The counsel for the Hospital and the doctors denied all the allegations of medical negligence and submitted that the consumer complaint be dismissed as it was frivolous and further stated that the patient and his wife at the time of admission suppressed that the deceased was suffering from diabetes for the past 20 years. The patient was an alcoholic and tobacco chewer. It was further submitted that the patient was brought to the hospital with complaints of severe back pain and vomiting and proper medications were administered for nausea and vomiting. The doctors also called the cardiologist.
The counsel for the doctors and the Hospital further contended that as the patient's relatives were creating unruly behaviour, they were asked to leave the casualty. The counsel submitted that, since the patient developed severe breathlessness followed by respiratory arrest, Code Blue was announced and immediately, CPR was started with ambuventilation. “The cardiologist came to the hospital and took control of the situation and the patient regained rhythm and the second ECG was taken which showed the patient had suffered a massive heart attack. The patient was immediately intubated with ETT No 8 and connected to a mechanical ventilator. The cardiac monitor showed ventricular fibrillation, therefore, 360 joules shock was given. The cardiac massage was also started; the patient was given bolous dose of injection adrenaline every three minutes. However recurrent ventricular fibrillation continued and showed cardiac asystole. Tenecteplase 40 mg IV bolus was given which was worth Rs40,000. Thus, under the supervision of the doctor, the entire critical care team treated the patient but the patient could not be revived and passed away,” the counsel contended.
The cause of death was cardiogenic shock and acute extensive anterolateral STEMI and there was no negligence on part of the hospital or the doctor.
The counsel further added that on 30 July 2014, the complainant issued a legal notice with false allegations and demanded a compensation of Rs96 lakh. However, she later filed a consumer complaint before NCDRC with an inflated claim to the tune of Rs10 crore.
NCDRC referred to another judgement by the SC and stated, "The court held that a professional might be held liable for negligence either if they do not possess the requisite skills that they claimed to have, or they don’t exercise the skill which they have. While referring to the judgements, the court said that the human body is like a highly complex machine and a doctor could not assure full recovery of a patient. The only assurance that such a professional can give or can be understood to have given by implication is that he possessed the requisite skill in that branch of the profession which they are practising and while undertaking the performance of the task entrusted to them, they would be exercising their skill with reasonable competence.”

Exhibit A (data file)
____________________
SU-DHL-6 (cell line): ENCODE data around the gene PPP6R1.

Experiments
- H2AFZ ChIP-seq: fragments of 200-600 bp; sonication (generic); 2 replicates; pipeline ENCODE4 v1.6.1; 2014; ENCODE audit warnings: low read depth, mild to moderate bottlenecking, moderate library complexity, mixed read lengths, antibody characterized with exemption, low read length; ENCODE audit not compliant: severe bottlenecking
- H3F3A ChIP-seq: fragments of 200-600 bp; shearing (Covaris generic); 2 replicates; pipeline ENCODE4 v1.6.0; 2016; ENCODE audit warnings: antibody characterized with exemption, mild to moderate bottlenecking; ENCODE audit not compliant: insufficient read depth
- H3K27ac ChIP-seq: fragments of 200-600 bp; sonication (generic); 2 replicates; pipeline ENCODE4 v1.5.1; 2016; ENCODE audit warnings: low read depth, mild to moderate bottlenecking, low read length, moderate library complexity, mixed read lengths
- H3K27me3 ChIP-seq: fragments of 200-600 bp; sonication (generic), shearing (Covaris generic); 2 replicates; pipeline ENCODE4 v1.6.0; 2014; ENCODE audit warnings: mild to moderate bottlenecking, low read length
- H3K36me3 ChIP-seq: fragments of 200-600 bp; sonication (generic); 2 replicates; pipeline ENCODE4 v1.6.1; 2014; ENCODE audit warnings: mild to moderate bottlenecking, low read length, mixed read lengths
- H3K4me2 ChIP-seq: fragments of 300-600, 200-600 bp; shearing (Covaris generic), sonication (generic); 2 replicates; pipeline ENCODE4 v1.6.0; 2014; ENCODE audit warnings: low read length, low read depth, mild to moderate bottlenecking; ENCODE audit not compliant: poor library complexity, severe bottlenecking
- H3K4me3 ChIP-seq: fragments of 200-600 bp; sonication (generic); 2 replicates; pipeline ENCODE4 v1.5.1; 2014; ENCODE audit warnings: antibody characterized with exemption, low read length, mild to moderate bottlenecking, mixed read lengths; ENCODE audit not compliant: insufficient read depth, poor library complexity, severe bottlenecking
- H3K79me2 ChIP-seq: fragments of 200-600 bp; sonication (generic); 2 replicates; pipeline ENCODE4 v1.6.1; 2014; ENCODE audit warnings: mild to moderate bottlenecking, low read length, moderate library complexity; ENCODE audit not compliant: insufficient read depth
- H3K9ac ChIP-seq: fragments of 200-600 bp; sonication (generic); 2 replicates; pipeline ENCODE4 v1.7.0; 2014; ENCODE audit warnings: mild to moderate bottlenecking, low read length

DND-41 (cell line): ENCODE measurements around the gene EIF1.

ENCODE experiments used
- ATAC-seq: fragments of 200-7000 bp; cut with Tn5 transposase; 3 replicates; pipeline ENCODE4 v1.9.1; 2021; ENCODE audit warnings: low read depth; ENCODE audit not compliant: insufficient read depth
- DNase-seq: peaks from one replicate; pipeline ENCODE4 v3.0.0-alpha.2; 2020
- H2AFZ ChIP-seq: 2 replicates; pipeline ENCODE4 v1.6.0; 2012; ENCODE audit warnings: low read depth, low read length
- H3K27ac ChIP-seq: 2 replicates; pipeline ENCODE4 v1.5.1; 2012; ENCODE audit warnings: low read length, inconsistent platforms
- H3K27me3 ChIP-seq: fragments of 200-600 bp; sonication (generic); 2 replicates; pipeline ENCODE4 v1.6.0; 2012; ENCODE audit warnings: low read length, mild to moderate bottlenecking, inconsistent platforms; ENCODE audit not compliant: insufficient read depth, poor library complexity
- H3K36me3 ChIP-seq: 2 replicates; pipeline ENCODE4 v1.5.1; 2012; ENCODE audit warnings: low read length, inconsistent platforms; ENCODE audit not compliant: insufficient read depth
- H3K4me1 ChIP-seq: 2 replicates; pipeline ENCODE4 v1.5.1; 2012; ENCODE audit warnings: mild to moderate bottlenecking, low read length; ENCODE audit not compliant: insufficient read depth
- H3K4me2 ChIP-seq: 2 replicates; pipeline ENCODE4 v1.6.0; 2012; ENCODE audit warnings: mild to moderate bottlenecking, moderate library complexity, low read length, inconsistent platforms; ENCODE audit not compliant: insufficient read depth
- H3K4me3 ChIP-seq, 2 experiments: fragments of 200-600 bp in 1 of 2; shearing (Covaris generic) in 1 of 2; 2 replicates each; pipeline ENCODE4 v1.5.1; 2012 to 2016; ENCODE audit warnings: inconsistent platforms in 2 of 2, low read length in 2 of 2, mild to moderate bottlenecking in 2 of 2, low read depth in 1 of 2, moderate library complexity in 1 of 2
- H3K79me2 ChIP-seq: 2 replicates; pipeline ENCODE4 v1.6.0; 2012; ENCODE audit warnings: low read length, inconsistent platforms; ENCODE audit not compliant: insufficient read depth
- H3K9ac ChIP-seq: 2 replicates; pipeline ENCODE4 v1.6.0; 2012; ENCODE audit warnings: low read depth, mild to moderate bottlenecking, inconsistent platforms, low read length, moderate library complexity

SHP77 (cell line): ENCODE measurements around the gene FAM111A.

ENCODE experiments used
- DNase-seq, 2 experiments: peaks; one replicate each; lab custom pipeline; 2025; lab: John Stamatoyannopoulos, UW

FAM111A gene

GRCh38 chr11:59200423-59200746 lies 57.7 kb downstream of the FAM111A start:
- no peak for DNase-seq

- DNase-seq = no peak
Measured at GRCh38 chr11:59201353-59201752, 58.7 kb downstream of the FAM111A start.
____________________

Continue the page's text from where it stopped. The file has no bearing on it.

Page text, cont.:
The apex commission observed that the SC had in another case Achutrao Harbhau Khodwa Vs State of Maharashtra, (1996) held that “The skill of medical practitioner differs from doctor to doctor. The nature of the profession is such that there may be more than one course of treatment which may be advisable for treating a patient. Courts would indeed be slow in attributing negligence on the part of a doctor if he has performed his duties to the best of his ability and with due care and caution. Medical opinion may differ about the course of action to be taken by a doctor treating a patient, but as long as a doctor acts in a manner which is acceptable to the medical profession, and the court finds that he has attended on the patient with due care skill and diligence and if the patient still does not survive or suffers a permanent ailment, it would be difficult to hold the doctor to be guilty of negligence.”